AG Ferguson orders Amazon to remove toxic school supplies, jewelry from marketplace
SEATTLE — On Thursday, Attorney General Bob Ferguson announced that Amazon will commit to nationwide corporate reforms after his office’s investigation found dozens of children’s school supplies sold on its online marketplace had illegal levels of toxic metals, lead, and cadmium.
According to a release from his office, Ferguson’s investigation revealed that individuals in Washington and across the country made at least 15,188 purchases of products with illegal levels of lead and cadmium from Amazon.com. When it learned of the results of the investigation, Amazon contacted the purchasers in early 2019 encouraging the disposal of the toxic items.
To resolve the investigation without a lawsuit, Amazon entered into a nationwide legally binding agreement to block the sale of children’s schools supplies and jewelry on Amazon.com without lab reports and other proof from the sellers that the products are not toxic.
In addition, Amazon will pay the Attorney General’s Office $700,000, which will be used to fund future environmental protection efforts, including future investigations into toxic children’s products.
“As a parent, when I buy products for my kids, I expect them to be safe,” said Ferguson. “All retailers must ensure that their products do not pose a threat to Washington children. If they don’t, they will hear from my office.”
Amazon also commented on the situation saying,
“Customer safety is Amazon’s top priority. We worked with our selling partners to verify that the school supplies and children’s jewelry in our store are safe and enhanced our processes to verify the safety of these products moving forward. We welcome ongoing collaboration with the Attorney General and other agencies to promote customer safety.”
Both state and federal laws prohibit the sale or distribution of children’s products that contain lead or cadmium above certain levels. Lead can cause a variety of neurological problems in children, and in large amounts, can lead to organ failure and death.
The federal Consumer Product Safety Improvement Act prohibits levels of lead exceeding 100 parts-per-million (ppm) in any accessible component of a children’s product. Under state law, levels of cadmium, a metal known to cause cancer, cannot exceed 40 ppm.
In total, two rounds of tests identified 51 products sold on Amazon.com that tested positive for illegal levels of lead and cadmium. In the first round of testing, 16 of the 43 products from Amazon tested positive for illegal levels of toxic metals. In the second round of tests, the two agencies found that 35 of 41 products examined exceed the legal limits.
The Department of Ecology paid for the first round of testing and the Attorney General’s Office funded the second round.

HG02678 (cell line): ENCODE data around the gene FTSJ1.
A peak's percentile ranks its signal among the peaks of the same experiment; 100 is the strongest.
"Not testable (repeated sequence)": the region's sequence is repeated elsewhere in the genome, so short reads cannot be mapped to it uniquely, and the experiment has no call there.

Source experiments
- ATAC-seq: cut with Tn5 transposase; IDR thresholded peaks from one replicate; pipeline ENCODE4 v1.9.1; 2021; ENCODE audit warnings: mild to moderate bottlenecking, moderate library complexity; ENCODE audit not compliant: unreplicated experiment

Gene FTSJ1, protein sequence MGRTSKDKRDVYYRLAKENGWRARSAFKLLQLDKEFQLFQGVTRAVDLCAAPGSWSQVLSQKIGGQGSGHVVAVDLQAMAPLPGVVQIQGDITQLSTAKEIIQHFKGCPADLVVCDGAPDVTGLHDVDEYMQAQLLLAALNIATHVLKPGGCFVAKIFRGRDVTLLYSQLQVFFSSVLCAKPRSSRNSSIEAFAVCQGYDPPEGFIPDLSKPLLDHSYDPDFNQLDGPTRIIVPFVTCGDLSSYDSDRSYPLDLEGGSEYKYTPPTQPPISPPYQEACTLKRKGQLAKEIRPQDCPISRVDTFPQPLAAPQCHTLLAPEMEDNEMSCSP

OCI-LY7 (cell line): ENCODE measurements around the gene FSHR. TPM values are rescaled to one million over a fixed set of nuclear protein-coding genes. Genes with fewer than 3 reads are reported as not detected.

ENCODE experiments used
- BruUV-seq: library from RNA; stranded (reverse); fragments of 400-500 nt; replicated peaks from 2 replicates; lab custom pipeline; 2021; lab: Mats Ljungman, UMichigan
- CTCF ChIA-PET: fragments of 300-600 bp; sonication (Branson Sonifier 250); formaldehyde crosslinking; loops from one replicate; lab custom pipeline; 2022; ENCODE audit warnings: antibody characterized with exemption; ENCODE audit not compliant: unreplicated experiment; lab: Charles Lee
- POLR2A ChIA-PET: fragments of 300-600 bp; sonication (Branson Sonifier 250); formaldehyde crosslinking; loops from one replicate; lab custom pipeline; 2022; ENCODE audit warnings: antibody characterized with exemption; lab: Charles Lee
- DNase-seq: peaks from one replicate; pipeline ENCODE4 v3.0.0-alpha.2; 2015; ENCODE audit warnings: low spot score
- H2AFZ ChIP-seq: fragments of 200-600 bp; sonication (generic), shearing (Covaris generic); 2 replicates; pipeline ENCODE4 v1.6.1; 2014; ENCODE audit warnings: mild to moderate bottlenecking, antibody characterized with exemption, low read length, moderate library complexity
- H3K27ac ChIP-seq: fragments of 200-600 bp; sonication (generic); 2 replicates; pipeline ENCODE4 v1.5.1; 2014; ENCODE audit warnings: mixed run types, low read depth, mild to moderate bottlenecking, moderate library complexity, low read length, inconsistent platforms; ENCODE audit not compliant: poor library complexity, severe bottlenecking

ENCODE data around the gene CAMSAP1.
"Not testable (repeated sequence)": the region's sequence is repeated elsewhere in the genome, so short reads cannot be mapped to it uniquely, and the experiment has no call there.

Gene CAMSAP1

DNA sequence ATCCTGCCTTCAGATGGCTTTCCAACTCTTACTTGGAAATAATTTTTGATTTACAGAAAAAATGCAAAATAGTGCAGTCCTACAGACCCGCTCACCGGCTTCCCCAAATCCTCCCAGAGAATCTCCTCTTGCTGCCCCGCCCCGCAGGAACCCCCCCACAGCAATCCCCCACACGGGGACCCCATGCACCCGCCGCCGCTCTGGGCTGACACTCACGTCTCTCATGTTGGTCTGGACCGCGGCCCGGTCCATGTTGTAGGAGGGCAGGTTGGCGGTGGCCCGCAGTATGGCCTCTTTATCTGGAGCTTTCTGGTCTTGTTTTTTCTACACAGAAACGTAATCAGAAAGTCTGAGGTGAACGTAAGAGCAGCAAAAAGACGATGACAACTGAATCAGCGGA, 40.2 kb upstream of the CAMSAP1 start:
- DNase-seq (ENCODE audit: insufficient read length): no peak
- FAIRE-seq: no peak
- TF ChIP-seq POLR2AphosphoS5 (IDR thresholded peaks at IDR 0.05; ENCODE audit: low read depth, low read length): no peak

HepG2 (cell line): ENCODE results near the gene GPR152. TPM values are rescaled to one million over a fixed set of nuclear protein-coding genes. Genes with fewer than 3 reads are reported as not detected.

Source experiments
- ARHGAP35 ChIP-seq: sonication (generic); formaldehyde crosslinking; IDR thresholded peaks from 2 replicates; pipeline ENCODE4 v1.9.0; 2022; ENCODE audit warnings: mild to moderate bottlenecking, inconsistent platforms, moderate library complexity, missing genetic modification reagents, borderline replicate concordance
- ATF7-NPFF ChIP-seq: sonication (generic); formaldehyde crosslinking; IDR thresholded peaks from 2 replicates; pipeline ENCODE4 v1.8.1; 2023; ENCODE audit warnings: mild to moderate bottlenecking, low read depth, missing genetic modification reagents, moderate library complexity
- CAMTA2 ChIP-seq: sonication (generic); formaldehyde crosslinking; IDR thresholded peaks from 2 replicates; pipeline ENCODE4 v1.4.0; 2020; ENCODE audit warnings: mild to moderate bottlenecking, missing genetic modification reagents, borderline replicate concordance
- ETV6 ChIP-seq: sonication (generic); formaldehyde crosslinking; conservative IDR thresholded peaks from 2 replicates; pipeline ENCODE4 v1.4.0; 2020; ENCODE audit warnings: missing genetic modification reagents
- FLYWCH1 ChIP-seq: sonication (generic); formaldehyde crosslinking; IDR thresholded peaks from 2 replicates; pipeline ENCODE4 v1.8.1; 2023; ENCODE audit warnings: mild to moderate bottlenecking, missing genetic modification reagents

These items featured cartoon characters, plush exteriors and bright primary colors and were marketed to children younger than 12. In particular, some sellers’ pencil pouches had component parts containing approximately 8,500 ppm of lead — more than 80 times the legal limit. In one test, a pencil pouch contained more than 35 times the legal limit of lead and nearly 29 times the legal limit of cadmium.
Amazon also performed its own tests on several products and confirmed that the levels were higher than those allowed by state and federal laws.
Children’s school supplies and jewelry found to exceed the legal limits of these toxic metals include:
The legally binding agreement, filed in King County Superior Court, requires Amazon to discontinue the sale of any children’s school supplies or jewelry containing lead and cadmium levels exceeding those allowed by state and federal laws.
Amazon also will require all current sellers of these children’s products nationwide to provide certifications and lab testing from an accredited lab showing that their products are safe. The company identified approximately 18,000 sellers on its marketplace that offer around 900,000 individual children’s school supplies and jewelry products.
Any future sellers must provide this certification before listing their products for sale. Moreover, if the Attorney General or Washington Department of Ecology advise Amazon of any children’s school supplies or jewelry that exceed safe levels, Amazon must remove the product from its online marketplace within two business days.
After Ferguson concluded his investigation and shared the results with Amazon, the online retailer contacted the consumers who purchased the more than 15,000 affected products, including nearly 600 of which sold to Washingtonians, and provided more than $200,000 in refunds.
Amazon sent these notices to the email address associated with the purchaser’s account. Amazon also delivered this information to the federal Consumer Product Safety Commission to initiate a recall process.
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